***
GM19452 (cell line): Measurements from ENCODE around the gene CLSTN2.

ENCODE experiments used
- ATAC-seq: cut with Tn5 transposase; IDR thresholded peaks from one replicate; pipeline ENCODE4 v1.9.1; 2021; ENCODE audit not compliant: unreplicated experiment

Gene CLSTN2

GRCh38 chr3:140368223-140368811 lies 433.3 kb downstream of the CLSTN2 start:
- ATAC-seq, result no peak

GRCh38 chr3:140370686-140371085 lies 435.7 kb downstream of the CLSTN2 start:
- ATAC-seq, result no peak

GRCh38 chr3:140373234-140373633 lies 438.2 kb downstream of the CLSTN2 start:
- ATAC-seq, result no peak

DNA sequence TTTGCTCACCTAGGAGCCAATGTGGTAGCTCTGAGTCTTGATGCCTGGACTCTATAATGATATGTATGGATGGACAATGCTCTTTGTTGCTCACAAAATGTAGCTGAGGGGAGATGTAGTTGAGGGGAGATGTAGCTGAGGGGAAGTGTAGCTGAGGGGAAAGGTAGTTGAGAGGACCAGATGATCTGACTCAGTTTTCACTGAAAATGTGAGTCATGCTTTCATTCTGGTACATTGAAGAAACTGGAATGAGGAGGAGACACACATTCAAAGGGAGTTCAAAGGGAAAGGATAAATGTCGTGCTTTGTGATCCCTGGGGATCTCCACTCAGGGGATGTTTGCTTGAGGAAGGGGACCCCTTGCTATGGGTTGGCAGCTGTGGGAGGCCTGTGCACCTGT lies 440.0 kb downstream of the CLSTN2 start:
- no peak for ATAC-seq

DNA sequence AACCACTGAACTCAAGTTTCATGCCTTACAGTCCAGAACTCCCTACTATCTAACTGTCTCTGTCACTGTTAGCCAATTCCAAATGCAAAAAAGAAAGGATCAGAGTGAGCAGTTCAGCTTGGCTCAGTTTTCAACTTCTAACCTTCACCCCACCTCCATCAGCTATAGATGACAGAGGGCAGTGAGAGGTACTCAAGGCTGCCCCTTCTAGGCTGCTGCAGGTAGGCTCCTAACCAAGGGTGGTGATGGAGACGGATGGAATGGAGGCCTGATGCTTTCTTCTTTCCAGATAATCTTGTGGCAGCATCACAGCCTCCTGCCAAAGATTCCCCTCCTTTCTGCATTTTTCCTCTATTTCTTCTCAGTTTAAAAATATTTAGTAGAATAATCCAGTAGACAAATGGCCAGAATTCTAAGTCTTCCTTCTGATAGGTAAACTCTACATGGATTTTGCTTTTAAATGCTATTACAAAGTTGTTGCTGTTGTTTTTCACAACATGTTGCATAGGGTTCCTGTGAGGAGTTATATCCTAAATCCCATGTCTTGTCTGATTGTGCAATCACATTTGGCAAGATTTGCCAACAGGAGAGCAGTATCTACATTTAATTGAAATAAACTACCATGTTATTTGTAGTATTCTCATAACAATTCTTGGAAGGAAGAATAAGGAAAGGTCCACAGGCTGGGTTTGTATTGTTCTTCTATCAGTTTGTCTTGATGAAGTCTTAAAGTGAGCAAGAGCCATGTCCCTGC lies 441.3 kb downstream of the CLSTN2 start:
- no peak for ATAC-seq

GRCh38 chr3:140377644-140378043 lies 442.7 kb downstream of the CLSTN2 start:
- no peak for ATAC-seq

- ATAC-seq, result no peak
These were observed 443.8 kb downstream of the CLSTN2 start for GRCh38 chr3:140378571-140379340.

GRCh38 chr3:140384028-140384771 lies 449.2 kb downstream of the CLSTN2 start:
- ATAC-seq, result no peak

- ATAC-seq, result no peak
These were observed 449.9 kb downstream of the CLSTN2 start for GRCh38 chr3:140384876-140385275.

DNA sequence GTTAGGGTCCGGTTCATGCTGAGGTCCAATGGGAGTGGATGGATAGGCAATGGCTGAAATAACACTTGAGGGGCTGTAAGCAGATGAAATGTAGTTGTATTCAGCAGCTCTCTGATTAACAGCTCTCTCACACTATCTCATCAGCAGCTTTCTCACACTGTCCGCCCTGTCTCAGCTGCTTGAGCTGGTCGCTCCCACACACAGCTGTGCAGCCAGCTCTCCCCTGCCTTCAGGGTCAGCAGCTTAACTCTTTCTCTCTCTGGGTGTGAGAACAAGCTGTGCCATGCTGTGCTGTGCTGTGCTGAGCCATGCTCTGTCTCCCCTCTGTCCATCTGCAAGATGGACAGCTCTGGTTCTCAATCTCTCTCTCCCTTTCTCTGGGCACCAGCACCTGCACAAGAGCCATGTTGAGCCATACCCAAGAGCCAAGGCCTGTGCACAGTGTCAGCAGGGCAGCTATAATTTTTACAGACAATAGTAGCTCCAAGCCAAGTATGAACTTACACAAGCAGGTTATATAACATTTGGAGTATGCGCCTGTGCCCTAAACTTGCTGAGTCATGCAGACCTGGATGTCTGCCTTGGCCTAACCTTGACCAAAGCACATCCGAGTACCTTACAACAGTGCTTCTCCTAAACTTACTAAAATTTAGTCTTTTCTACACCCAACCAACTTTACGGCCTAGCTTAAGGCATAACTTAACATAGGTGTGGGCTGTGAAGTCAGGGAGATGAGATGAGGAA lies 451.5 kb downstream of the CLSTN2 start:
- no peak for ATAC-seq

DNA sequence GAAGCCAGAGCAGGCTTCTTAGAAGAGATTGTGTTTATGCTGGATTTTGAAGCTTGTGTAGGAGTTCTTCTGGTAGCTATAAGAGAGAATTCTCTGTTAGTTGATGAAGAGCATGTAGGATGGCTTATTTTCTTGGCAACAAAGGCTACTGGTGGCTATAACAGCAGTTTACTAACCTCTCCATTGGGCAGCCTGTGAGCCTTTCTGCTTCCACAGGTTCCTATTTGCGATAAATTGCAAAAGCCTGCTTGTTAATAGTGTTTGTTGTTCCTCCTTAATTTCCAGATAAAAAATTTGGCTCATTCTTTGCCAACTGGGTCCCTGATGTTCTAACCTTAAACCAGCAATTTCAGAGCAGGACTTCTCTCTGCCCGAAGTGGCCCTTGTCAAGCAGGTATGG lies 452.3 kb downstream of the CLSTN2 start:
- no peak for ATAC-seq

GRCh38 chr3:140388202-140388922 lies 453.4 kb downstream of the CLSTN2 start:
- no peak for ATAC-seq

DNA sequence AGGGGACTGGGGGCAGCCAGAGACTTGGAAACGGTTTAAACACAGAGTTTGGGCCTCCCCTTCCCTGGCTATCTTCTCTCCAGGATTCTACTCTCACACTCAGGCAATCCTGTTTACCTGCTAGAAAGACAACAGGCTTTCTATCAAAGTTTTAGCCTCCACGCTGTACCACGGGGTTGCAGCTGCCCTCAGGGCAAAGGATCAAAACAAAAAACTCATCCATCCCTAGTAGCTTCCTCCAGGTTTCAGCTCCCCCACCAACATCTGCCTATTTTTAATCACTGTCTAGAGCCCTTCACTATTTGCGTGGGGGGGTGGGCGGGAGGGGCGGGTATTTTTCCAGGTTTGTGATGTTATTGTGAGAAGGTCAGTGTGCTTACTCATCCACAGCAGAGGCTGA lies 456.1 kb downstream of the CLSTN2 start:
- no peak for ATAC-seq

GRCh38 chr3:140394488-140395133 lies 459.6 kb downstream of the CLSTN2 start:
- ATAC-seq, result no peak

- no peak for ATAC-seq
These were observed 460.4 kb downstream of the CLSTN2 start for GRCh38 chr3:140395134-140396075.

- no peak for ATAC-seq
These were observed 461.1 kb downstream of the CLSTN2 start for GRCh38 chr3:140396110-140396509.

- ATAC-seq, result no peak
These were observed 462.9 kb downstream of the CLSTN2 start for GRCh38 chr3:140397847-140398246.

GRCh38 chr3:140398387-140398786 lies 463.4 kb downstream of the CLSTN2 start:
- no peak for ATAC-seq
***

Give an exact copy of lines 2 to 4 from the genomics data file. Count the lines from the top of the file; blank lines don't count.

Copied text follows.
ENCODE experiments used
- ATAC-seq: cut with Tn5 transposase; IDR thresholded peaks from one replicate; pipeline ENCODE4 v1.9.1; 2021; ENCODE audit not compliant: unreplicated experiment

Gene CLSTN2